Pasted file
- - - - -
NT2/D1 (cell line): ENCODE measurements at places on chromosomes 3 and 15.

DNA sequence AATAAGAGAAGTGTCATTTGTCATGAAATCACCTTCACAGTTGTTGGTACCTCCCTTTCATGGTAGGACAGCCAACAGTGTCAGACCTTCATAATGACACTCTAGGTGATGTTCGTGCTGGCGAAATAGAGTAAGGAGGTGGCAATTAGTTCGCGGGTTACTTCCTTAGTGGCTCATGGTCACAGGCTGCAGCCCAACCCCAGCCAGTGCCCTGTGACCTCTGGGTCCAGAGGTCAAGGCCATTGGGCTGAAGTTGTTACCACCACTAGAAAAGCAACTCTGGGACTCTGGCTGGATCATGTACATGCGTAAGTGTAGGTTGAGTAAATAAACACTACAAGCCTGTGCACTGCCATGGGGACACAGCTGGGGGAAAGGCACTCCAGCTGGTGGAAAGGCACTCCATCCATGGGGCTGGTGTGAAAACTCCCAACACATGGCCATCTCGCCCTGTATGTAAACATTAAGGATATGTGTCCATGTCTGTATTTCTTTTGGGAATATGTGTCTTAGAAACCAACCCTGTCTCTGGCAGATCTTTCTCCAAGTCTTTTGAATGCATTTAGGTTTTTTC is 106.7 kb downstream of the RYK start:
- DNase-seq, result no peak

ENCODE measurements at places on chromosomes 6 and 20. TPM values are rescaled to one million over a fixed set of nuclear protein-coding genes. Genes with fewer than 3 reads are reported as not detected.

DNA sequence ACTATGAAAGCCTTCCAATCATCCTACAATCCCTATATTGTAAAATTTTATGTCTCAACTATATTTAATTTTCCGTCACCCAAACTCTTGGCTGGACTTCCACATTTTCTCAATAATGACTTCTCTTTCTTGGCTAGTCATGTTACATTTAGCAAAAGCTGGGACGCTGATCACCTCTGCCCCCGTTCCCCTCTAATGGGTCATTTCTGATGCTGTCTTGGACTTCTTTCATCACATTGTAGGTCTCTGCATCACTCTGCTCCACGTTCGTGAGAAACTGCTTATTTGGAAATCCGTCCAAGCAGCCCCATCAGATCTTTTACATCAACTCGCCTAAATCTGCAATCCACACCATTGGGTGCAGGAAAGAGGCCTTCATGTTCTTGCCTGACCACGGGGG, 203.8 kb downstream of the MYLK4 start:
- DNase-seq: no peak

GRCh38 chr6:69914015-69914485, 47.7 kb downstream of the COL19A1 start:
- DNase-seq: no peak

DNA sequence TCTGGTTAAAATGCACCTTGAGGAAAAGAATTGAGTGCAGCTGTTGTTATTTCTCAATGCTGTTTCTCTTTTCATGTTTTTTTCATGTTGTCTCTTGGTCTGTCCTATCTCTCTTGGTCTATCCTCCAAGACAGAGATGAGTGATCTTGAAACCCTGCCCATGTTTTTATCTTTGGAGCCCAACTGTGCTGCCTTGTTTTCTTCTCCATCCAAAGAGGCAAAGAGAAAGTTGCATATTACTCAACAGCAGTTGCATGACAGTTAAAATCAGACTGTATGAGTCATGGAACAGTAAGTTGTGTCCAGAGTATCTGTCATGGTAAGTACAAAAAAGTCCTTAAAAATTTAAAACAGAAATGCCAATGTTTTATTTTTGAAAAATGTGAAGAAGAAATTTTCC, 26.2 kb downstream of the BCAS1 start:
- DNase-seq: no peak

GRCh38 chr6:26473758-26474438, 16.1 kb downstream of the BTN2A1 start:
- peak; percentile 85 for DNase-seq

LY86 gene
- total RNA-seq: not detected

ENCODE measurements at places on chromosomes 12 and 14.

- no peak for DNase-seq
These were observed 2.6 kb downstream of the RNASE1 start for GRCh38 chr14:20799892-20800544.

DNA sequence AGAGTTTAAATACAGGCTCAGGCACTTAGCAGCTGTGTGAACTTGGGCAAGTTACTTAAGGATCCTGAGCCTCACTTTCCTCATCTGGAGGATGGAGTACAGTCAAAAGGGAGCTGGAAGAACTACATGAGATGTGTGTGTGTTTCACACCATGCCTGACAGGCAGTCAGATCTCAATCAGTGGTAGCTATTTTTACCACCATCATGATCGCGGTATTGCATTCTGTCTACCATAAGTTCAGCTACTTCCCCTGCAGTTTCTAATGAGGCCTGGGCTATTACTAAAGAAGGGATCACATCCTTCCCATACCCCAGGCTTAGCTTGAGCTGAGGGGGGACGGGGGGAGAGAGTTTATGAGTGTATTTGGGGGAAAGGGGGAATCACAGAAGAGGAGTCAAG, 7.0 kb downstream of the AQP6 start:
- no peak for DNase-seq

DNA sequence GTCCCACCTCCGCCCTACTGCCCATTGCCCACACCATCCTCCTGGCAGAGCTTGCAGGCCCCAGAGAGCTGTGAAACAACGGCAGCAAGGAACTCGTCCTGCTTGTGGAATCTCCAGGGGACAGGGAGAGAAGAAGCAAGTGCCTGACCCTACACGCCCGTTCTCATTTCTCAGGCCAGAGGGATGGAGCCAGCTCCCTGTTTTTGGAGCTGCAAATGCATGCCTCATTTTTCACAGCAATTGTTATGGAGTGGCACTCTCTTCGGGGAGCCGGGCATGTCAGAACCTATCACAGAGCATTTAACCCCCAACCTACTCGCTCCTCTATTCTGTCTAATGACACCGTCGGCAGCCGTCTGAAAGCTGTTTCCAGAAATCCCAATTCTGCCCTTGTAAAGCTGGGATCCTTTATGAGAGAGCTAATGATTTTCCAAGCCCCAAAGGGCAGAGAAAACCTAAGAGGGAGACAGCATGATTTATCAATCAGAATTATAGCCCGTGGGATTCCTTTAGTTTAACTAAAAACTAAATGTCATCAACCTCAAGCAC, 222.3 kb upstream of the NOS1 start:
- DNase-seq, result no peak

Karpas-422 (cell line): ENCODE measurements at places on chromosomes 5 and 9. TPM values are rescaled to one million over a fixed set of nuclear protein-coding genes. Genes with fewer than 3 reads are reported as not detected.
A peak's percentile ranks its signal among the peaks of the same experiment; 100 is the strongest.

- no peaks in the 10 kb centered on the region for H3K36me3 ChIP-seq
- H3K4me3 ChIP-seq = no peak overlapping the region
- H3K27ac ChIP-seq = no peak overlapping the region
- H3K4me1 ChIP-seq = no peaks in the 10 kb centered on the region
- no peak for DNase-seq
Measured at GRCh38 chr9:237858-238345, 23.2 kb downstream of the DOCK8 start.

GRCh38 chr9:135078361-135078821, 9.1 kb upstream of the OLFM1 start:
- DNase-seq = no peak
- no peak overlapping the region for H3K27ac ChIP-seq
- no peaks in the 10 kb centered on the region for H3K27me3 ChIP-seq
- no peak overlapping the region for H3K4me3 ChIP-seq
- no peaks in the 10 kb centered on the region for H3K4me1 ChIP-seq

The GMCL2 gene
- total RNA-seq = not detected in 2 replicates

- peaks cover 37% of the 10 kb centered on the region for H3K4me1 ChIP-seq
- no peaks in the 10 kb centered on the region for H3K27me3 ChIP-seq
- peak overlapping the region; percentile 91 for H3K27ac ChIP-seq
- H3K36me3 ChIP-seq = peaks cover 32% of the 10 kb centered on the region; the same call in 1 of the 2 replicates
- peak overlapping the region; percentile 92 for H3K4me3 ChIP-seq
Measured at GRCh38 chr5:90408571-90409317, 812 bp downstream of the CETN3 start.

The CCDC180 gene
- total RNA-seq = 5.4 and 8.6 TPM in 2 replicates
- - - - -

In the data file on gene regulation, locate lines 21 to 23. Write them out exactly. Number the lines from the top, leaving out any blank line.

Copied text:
- DNase-seq, result no peak

Karpas-422 (cell line): ENCODE measurements at places on chromosomes 5 and 9. TPM values are rescaled to one million over a fixed set of nuclear protein-coding genes. Genes with fewer than 3 reads are reported as not detected.
A peak's percentile ranks its signal among the peaks of the same experiment; 100 is the strongest.